Over the last ten years securitisation has provided local financial operators with the opportunity to create vehicles and issue financial instruments linked to specific assets or packaged risks. The Securitisation Act greatly improved the scope for structuring new investment products under Maltese law. This was followed by other important developments including the setting up of the European Wholesale Securities Market ('EWSM') which provided a new opportunity to list debt securities on a regulated market for wholesale investors in the EU.
As the new framework settled in it was earmarked for further development aimed particularly at integrating securitisation into the financial services value chain and for the introduction of add-ons that that would render it more amenable to specific types of products and give it an edge over comparable frameworks elsewhere.
The first of these initiatives was to explore ways in which the industry could meaningfully tap the ability to securitise risk provided by the Act.
Securitisation of risk
Given the synergies that may be obtained by combining the inroads made in alternative risk transfer and captive insurance structures with the new possibilities offered by securitisation law, the MFSA had picked out insurance-linked securities (ILS) for the next stage of development.
ILSs are a type of financial instrument whose values are driven by insurance loss events. Typical ILS instruments are those linked to property losses due to natural catastrophes. For investors these represent a unique asset class, the return from which is uncorrelated to that of the broader financial market.
The extension of the legal framework in this direction involved a complex interplay between the provisions of company, insurance and securitisation law. The Reinsurance Special Purpose Vehicle Regulations, published at the beginning of 2014, were based on a careful assessment of these laws and came up with a dedicated framework for the licensing and regulation of these new types of specialised vehicles that were appearing on the international market.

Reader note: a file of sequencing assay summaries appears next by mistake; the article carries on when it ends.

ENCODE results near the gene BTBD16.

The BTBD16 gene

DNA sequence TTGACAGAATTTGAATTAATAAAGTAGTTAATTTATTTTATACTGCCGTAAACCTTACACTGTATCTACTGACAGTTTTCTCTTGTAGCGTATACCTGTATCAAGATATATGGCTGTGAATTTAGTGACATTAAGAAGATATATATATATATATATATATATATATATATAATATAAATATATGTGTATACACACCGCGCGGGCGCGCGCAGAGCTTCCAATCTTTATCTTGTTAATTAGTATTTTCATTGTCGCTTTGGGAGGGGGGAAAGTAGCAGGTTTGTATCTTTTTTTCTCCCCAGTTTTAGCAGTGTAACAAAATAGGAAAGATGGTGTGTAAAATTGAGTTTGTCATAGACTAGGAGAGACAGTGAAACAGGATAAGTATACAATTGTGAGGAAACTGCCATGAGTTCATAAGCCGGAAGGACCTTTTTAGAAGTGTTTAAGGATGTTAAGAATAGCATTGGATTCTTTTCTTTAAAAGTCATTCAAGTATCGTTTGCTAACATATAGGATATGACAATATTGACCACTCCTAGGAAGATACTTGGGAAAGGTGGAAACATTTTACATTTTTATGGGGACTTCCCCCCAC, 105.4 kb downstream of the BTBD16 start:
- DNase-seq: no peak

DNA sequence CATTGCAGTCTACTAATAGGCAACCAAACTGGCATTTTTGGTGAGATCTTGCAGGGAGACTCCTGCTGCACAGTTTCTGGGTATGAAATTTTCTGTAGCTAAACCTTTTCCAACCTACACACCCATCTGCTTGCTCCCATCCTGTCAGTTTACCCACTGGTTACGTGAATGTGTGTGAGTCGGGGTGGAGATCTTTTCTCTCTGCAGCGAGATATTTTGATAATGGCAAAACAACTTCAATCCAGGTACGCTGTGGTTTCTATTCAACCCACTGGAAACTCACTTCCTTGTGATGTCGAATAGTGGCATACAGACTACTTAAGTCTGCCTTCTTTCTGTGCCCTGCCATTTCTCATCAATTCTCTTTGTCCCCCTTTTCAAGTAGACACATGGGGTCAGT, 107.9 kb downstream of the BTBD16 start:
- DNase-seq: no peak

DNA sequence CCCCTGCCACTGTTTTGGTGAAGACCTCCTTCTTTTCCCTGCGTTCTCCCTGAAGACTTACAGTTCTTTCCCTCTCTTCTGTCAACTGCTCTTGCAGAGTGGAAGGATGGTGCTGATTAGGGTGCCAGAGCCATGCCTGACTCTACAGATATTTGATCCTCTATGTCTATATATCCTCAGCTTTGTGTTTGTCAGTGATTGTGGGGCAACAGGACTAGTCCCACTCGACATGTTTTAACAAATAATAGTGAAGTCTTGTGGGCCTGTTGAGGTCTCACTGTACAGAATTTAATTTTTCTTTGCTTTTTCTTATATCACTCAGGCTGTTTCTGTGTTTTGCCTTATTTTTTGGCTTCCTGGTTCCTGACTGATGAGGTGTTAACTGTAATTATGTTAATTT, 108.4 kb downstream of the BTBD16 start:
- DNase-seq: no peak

The RSPV Regulations had the added advantage of being already aligned with EIOPA's Advice for the development of Level 2 Implementing Measures on Special Purpose Vehicles under Solvency II allowing operators to position themselves in this market at an early stage. They have now been seamlessly integrated into the new Solvency II regime.
The ability to purchase a securitised risk instrument (in the form of bonds, notes and possibly equity) helps insurers to transfer and hedge various types of risks. It is also possible to structure the product in different tranches based on proximity to the underlying risk thus making the product more attractive to investors.
The next logical step was to introduce the cell concept in the area of securitisation. The protected cell concept was already very well established in both law and practice when the Securitisation Cell Company (SCC) Regulations came into force at the end of 2014. Protected cell companies have in fact been a feature of Maltese insurance law for well over a decade and a number of insurance PCCs have already been operating successfully for a number of years. Investment Schemes having multiple segregated sub-funds with different investment objectives have also been around for much longer than that.
The Securitisation Cell Company is therefore founded on well-trodden ground. Similar to its counterparts in the insurance and investment sectors, it allows securitisation vehicles making use of multiple compartments to establish these within a legally entrenched framework that recognises and protects different sets of assets or risks placed in separate cells. Thus investors in instruments issued through one cell of an SCC are insulated from any possible claims arising from other creditors of the same SCC, both in respect of instruments issued through other cells, as well as the general creditors of the company.
Securitisation cell legislation therefore provides a fireproof ring around contractual arrangements and assets placed within separate cells of the same company. This may be replicated in other cells thus providing for unlimited scaling up of securitisation activity within a single special purpose vehicle. Securitisation Cell Companies may be set up in preparation for the establishment of future Cells, while Cells will require individual authorisation from the MFSA based on the type of risk and the nature of the instrument involved.
Article first published in the May edition of Captive Review, a leading insurance journal, providing details about recent legislative and regulatory developments in the sector